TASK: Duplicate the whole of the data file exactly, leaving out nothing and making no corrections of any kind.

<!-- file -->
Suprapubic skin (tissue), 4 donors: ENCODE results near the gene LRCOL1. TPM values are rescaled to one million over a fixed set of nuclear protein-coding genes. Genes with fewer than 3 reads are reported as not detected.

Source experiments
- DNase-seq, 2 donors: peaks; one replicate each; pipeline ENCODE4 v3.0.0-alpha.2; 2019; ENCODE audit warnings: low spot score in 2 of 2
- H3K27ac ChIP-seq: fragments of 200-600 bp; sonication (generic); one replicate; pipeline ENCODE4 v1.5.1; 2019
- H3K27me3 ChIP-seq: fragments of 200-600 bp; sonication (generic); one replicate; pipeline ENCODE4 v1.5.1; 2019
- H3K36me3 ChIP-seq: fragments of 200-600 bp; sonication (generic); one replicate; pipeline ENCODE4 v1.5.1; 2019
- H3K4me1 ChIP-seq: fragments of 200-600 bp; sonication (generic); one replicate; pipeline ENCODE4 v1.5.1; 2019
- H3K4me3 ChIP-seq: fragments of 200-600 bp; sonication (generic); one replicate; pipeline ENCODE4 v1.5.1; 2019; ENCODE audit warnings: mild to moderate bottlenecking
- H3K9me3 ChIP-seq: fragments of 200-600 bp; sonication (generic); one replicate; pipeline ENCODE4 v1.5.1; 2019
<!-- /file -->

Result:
Suprapubic skin (tissue), 4 donors: ENCODE results near the gene LRCOL1. TPM values are rescaled to one million over a fixed set of nuclear protein-coding genes. Genes with fewer than 3 reads are reported as not detected.

Source experiments
- DNase-seq, 2 donors: peaks; one replicate each; pipeline ENCODE4 v3.0.0-alpha.2; 2019; ENCODE audit warnings: low spot score in 2 of 2
- H3K27ac ChIP-seq: fragments of 200-600 bp; sonication (generic); one replicate; pipeline ENCODE4 v1.5.1; 2019
- H3K27me3 ChIP-seq: fragments of 200-600 bp; sonication (generic); one replicate; pipeline ENCODE4 v1.5.1; 2019
- H3K36me3 ChIP-seq: fragments of 200-600 bp; sonication (generic); one replicate; pipeline ENCODE4 v1.5.1; 2019
- H3K4me1 ChIP-seq: fragments of 200-600 bp; sonication (generic); one replicate; pipeline ENCODE4 v1.5.1; 2019
- H3K4me3 ChIP-seq: fragments of 200-600 bp; sonication (generic); one replicate; pipeline ENCODE4 v1.5.1; 2019; ENCODE audit warnings: mild to moderate bottlenecking
- H3K9me3 ChIP-seq: fragments of 200-600 bp; sonication (generic); one replicate; pipeline ENCODE4 v1.5.1; 2019